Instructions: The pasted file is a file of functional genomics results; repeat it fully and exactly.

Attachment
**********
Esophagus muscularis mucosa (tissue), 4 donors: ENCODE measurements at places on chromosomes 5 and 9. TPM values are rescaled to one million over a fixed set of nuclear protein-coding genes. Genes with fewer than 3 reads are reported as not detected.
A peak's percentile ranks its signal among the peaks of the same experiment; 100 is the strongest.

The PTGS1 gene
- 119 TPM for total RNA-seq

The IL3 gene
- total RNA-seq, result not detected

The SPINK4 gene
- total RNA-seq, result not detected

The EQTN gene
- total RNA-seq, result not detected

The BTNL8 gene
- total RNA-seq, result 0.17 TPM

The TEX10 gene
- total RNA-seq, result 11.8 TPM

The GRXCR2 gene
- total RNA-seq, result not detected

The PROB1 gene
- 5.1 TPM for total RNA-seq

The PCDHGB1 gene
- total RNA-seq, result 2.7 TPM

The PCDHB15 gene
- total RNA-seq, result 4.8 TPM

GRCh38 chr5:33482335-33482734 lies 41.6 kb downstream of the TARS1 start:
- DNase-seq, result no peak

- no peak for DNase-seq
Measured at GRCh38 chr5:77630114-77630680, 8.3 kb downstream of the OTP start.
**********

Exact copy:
Esophagus muscularis mucosa (tissue), 4 donors: ENCODE measurements at places on chromosomes 5 and 9. TPM values are rescaled to one million over a fixed set of nuclear protein-coding genes. Genes with fewer than 3 reads are reported as not detected.
A peak's percentile ranks its signal among the peaks of the same experiment; 100 is the strongest.

The PTGS1 gene
- 119 TPM for total RNA-seq

The IL3 gene
- total RNA-seq, result not detected

The SPINK4 gene
- total RNA-seq, result not detected

The EQTN gene
- total RNA-seq, result not detected

The BTNL8 gene
- total RNA-seq, result 0.17 TPM

The TEX10 gene
- total RNA-seq, result 11.8 TPM

The GRXCR2 gene
- total RNA-seq, result not detected

The PROB1 gene
- 5.1 TPM for total RNA-seq

The PCDHGB1 gene
- total RNA-seq, result 2.7 TPM

The PCDHB15 gene
- total RNA-seq, result 4.8 TPM

GRCh38 chr5:33482335-33482734 lies 41.6 kb downstream of the TARS1 start:
- DNase-seq, result no peak

- no peak for DNase-seq
Measured at GRCh38 chr5:77630114-77630680, 8.3 kb downstream of the OTP start.